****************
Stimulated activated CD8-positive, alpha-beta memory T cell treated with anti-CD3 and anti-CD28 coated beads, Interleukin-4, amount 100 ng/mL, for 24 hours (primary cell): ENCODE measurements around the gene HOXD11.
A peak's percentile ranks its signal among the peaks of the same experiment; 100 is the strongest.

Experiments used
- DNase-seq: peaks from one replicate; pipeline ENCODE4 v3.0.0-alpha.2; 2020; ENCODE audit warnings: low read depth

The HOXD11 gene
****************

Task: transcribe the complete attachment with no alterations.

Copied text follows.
Stimulated activated CD8-positive, alpha-beta memory T cell treated with anti-CD3 and anti-CD28 coated beads, Interleukin-4, amount 100 ng/mL, for 24 hours (primary cell): ENCODE measurements around the gene HOXD11.
A peak's percentile ranks its signal among the peaks of the same experiment; 100 is the strongest.

Experiments used
- DNase-seq: peaks from one replicate; pipeline ENCODE4 v3.0.0-alpha.2; 2020; ENCODE audit warnings: low read depth

The HOXD11 gene